Julia Louis-Dreyfus Talked to Real VPs to Research HBO’s ‘Veep’

Julia Louis-Dreyfus and Armando Iannucci of "Veep" at the TCA Winter 2012 press tour (GettyImages/ WireImage/ FilmMagic)

Julia Louis-Dreyfus and Armando Iannucci of "Veep" at the TCA Winter 2012 press tour (GettyImages/ WireImage/ FilmMagic)

It’s good to be famous sometimes. Just ask Julia Louis-Dreyfus. When she was researching how to play a frustrated Vice President of the United States in her new HBO series “Veep,” she got to talk to the real thing, asking more than one former VP about their jobs. But she wouldn’t tell the critics gathered at the TCA tour which VPs she talked to, mainly because she wanted to “keep the lines of communication open.”

Perhaps that’s because the portrait of the office¬† that’s painted in the show may be realistic, but it’s less than flattering. Louis-Dreyfus plays Selina Meyer, a former powerhouse senator who is finding that life a heartbeat away from the White House is a marginalized and ignored one. She wanted to know more about the minutiae of the job rather than the big moments, which are usually public knowledge.

“What was most interesting to hear was what was it like living at vice president’s residence. What’s the reality of that? It’s surprisingly small. Where does the secret service go? What happens if you have to get up mid night to go to bathroom? I was interested not in the grandeur of it, but the real nitty gritty of it. Certain questions were not answered directly and I thought that was interesting.”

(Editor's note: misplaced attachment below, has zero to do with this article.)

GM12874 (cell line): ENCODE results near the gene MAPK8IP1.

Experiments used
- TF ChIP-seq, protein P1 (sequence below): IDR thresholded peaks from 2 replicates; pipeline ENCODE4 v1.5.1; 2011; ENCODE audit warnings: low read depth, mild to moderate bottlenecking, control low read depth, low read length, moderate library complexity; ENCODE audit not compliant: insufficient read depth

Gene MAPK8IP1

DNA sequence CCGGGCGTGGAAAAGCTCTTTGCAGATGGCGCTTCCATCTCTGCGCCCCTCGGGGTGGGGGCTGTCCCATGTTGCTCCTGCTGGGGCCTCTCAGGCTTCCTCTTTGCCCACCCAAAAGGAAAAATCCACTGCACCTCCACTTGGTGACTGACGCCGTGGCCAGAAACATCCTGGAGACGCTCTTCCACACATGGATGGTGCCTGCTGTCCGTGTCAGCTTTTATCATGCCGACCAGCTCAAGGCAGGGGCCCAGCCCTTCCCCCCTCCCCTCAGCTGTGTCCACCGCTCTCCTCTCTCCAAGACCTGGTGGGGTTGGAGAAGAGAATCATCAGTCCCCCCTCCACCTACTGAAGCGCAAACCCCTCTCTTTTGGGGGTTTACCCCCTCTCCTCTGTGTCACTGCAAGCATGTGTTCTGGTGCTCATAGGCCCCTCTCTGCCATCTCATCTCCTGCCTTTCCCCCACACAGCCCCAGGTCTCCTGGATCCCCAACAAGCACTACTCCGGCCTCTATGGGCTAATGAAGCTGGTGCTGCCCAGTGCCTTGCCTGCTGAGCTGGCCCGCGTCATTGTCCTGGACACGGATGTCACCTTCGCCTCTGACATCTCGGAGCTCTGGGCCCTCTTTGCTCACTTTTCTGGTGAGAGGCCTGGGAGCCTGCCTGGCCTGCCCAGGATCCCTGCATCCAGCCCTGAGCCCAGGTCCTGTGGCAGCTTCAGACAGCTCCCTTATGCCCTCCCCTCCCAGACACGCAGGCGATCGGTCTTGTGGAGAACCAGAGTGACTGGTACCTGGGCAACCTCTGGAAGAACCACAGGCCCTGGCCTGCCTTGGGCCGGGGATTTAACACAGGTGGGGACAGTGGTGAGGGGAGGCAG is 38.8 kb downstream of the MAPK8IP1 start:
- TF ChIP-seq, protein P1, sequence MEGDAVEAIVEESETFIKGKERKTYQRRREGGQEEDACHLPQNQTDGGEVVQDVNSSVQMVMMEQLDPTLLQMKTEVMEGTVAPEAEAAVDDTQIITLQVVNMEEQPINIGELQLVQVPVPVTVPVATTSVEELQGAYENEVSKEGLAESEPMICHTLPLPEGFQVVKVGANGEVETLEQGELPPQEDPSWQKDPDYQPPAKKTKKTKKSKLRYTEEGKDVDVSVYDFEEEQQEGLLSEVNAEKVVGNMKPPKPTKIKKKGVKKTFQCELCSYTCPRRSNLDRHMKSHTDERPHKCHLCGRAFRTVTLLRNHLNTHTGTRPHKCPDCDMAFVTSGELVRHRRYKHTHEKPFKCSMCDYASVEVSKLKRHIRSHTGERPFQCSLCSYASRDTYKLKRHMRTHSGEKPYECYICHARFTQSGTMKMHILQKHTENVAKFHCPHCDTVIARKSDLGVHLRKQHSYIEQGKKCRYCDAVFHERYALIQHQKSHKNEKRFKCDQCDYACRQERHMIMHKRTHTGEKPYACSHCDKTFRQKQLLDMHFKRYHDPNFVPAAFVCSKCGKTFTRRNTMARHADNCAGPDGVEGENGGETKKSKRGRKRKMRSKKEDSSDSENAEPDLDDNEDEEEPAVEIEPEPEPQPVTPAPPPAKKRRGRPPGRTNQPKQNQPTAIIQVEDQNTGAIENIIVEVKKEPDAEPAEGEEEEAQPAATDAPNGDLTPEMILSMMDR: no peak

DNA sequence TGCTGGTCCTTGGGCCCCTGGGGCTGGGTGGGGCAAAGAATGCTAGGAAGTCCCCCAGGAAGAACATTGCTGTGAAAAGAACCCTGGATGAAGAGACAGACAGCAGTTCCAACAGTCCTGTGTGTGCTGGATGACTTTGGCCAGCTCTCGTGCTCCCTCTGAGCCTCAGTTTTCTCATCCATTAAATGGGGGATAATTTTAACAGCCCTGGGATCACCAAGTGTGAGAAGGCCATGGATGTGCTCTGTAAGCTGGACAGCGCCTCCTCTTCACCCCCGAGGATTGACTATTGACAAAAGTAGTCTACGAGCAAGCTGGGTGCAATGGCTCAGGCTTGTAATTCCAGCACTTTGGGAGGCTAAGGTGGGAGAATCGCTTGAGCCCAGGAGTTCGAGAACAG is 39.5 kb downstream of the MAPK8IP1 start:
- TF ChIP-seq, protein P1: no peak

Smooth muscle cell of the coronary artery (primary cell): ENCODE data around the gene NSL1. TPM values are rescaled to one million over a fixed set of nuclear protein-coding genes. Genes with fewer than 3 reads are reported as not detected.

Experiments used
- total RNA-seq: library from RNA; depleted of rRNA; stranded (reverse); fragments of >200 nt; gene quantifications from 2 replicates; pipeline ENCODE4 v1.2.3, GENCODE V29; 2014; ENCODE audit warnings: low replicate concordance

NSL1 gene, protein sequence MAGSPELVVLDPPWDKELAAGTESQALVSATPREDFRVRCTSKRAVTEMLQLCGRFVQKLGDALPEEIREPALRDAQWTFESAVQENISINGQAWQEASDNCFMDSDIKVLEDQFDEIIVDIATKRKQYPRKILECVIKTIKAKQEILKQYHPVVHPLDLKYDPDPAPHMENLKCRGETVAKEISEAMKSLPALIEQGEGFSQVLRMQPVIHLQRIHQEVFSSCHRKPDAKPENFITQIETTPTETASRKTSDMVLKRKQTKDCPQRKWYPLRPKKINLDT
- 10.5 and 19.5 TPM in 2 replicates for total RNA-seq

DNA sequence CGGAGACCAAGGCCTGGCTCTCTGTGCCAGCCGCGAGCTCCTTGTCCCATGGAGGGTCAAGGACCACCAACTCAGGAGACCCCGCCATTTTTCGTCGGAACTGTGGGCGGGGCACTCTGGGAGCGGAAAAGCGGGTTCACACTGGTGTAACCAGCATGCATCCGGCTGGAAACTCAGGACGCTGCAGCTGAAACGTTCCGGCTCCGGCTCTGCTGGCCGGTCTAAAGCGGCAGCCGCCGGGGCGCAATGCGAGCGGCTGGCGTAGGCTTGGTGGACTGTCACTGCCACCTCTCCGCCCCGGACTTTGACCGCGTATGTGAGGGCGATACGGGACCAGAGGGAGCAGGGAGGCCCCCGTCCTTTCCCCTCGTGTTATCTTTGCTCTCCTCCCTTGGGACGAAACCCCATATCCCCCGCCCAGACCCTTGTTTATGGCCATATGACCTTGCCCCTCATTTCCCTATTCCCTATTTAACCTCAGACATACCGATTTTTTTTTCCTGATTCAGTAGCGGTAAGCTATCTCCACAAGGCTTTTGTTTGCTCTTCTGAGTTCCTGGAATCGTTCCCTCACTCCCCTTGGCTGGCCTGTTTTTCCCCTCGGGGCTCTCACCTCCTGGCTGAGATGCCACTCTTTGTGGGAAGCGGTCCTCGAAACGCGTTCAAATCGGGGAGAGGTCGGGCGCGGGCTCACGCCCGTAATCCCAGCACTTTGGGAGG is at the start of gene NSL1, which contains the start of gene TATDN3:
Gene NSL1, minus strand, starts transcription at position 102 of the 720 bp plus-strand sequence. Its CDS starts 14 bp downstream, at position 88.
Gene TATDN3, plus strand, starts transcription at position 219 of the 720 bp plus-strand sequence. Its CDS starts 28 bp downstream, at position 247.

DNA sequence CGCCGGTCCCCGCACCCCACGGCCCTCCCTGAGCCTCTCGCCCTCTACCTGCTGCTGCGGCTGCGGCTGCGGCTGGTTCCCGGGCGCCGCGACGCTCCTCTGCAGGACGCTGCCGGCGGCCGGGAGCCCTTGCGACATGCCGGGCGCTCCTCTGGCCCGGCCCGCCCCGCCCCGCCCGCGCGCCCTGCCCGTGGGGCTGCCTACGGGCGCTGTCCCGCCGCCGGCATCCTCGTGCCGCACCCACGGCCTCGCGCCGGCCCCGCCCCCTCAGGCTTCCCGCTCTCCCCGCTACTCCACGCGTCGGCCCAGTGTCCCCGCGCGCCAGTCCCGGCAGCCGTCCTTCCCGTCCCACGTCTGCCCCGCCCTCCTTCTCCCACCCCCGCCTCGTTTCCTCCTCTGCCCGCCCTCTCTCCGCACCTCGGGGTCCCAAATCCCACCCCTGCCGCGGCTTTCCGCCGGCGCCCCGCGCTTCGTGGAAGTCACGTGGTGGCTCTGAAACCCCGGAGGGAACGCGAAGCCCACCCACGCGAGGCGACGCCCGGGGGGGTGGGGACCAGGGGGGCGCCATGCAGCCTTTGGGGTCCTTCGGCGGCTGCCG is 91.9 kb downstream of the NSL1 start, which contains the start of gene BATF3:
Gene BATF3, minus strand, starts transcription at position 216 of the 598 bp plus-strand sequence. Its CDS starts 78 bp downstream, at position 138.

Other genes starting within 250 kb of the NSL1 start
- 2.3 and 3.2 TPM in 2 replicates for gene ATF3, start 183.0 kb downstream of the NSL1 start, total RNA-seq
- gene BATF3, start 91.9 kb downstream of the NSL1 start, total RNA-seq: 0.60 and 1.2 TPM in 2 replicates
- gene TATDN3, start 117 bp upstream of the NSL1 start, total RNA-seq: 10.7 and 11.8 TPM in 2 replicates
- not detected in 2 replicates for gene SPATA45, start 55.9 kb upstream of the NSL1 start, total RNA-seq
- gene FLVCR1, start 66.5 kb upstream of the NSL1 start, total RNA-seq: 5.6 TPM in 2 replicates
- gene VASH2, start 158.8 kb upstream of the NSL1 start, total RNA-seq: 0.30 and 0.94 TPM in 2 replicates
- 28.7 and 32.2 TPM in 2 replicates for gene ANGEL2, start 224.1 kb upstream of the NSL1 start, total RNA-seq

Executive producer Armando Iannucci, who wrote the 2009 comedy “In The Loop,” has always been fascinated by American politics as well as politics in his native UK. But in writing “Veep,” he said he was less interested in policy and more interested in process; we won’t know Selina’s political party or who the president is. He’s fascinated with the role of the vice president. “You’re so near but yet so far; you’re close to power but removed. Your identity is at the whim of president; if he likes you he’ll give you power if not he’ll take it away.”

HBO screened the first episode for critics last night, and let’s just say it made us feel bad for (most) of the vice presidents of recent times. But the show is pretty darned funny, with comedic veterans like Tony Hale and Matt Walsh being part of the VP’s staff. Anna Chlumsky plays her chief of staff and manages to play funny as well as DC vicious. But the vibe is definitely realistic, which Ianucci thought was important to go for. “At this point, that portrayal of Washington as a clean and noble heartland (a la “The West Wing”) wouldn’t wash with the public. We know too much now.”

As we mentioned earlier, “Veep” premieres April 22 at 10 pm Eastern.

To whet your appetite, here’s Julia in “The New Adventures of Old Christine”:

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